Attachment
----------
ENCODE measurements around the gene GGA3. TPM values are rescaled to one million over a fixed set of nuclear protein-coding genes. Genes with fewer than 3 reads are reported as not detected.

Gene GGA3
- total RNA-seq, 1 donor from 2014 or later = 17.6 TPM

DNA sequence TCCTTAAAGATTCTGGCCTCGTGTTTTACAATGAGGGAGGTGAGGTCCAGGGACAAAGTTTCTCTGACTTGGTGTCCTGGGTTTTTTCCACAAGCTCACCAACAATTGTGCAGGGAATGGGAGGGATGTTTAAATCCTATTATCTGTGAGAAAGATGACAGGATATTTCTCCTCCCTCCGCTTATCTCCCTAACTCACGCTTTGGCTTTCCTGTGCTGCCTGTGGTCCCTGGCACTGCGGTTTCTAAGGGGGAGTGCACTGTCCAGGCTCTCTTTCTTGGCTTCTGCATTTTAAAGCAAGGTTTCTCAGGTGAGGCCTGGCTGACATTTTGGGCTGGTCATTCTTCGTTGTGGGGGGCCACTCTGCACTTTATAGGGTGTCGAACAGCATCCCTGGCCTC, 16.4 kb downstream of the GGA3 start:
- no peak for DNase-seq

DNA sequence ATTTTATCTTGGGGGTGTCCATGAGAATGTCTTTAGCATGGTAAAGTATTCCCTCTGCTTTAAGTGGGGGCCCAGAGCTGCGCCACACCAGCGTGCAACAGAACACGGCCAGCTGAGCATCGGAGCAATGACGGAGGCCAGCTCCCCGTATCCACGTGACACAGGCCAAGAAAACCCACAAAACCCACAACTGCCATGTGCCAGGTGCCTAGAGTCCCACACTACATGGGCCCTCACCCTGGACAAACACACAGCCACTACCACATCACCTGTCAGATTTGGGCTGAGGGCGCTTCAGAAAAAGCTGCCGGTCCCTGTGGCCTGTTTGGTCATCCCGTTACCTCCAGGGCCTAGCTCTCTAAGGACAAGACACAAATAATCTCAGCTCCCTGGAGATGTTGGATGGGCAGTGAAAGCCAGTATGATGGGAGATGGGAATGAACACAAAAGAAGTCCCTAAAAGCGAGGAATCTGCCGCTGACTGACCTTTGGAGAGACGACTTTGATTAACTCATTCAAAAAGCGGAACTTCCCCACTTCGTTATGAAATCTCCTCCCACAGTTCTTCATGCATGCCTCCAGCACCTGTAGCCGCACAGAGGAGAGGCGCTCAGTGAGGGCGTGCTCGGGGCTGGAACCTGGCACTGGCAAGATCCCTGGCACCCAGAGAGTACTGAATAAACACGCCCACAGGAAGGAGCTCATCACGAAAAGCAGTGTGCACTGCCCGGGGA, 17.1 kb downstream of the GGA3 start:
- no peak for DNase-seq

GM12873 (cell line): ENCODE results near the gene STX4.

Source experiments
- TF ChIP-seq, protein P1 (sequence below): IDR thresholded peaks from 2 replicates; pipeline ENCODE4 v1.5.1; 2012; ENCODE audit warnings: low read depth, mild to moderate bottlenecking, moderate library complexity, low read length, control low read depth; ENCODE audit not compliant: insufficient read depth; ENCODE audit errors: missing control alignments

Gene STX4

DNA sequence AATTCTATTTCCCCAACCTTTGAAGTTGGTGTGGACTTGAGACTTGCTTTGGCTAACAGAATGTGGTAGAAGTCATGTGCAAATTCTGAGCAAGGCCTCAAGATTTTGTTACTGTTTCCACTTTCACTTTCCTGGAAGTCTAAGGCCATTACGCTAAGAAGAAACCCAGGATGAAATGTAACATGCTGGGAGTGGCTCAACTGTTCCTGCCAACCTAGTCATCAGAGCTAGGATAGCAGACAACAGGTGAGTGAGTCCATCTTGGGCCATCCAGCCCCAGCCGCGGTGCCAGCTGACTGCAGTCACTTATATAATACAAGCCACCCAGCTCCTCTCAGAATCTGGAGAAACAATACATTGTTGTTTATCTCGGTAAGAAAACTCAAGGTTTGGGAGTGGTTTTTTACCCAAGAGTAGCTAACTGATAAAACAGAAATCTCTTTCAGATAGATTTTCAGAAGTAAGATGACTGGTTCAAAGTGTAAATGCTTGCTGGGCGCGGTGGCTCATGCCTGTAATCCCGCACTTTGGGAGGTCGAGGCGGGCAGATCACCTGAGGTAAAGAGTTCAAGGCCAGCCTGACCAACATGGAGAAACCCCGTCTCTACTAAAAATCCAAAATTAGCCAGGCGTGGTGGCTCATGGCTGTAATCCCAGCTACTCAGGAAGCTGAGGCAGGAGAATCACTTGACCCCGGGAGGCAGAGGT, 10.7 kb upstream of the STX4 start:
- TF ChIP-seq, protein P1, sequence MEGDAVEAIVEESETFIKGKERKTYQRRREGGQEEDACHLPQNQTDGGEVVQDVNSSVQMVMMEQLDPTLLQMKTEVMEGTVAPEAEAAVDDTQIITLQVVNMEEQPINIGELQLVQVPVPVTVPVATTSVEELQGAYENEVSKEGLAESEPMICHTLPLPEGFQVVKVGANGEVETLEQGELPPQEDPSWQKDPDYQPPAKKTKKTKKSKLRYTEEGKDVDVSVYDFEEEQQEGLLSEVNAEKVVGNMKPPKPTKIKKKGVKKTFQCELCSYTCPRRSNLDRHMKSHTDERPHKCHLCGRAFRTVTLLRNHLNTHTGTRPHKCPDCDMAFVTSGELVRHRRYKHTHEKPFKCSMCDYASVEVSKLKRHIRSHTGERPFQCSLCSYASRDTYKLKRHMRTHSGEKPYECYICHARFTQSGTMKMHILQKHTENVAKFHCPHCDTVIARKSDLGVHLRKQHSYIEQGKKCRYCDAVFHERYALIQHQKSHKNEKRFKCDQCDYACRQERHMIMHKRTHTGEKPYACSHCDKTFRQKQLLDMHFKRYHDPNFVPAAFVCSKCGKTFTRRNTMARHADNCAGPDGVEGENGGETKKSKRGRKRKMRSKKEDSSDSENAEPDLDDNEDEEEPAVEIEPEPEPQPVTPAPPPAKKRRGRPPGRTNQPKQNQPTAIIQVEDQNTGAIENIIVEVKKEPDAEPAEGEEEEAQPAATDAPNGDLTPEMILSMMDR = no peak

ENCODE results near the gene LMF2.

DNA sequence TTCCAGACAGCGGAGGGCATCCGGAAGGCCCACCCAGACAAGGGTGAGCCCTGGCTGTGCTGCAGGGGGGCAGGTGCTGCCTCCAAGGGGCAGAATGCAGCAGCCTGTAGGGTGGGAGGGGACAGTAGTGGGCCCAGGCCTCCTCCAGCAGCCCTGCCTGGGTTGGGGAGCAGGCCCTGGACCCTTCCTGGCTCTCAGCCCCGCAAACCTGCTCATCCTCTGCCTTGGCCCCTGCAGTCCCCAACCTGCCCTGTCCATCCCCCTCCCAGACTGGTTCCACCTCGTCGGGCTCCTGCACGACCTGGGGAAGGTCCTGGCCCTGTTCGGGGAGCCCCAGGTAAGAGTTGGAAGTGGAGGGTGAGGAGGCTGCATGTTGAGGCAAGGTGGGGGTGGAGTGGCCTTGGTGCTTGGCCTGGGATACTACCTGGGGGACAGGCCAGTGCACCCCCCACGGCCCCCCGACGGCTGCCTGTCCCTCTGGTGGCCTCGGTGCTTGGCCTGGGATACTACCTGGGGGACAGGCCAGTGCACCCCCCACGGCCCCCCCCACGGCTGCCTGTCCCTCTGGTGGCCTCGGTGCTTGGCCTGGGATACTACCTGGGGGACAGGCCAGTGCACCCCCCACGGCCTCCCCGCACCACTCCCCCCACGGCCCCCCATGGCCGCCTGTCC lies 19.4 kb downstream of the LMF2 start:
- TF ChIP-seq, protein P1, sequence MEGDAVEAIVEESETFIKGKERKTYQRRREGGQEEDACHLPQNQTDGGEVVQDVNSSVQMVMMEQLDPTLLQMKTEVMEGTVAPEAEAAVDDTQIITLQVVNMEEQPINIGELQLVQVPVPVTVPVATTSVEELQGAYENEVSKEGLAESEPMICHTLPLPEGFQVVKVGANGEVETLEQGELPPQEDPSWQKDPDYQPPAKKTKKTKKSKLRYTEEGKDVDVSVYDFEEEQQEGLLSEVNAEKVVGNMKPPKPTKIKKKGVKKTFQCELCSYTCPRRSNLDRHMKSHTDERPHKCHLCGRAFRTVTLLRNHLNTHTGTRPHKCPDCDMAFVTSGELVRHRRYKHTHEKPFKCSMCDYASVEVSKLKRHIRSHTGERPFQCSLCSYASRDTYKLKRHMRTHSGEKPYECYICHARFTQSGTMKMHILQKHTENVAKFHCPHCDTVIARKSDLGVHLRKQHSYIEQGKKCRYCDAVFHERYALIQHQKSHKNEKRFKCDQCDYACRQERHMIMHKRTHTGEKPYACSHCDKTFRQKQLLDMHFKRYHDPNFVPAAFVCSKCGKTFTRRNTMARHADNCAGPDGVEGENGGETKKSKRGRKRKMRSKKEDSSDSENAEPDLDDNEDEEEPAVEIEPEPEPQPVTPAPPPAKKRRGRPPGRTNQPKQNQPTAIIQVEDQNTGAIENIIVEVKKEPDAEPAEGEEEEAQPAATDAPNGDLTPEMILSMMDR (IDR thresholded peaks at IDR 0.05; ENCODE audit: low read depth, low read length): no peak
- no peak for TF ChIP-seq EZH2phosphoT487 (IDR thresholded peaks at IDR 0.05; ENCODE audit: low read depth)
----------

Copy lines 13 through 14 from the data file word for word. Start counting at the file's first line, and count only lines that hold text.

- TF ChIP-seq, protein P1, sequence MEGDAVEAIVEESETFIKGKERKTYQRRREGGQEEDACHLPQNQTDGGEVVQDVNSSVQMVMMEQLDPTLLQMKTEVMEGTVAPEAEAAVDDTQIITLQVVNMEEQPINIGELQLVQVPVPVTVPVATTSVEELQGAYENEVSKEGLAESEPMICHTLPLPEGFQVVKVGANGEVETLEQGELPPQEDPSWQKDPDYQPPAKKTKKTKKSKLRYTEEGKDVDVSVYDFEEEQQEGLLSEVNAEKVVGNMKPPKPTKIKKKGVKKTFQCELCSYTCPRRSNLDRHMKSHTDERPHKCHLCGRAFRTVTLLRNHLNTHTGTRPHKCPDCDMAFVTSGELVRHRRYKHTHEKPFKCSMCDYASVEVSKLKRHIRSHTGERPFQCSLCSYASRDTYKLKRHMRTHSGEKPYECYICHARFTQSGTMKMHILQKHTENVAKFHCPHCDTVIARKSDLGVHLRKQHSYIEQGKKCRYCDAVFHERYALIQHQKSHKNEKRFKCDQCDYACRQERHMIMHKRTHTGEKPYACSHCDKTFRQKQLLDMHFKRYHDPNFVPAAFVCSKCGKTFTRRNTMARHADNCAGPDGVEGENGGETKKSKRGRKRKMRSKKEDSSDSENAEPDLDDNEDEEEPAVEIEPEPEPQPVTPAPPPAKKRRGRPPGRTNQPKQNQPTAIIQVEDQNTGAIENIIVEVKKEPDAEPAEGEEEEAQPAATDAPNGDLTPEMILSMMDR = no peak

ENCODE results near the gene LMF2.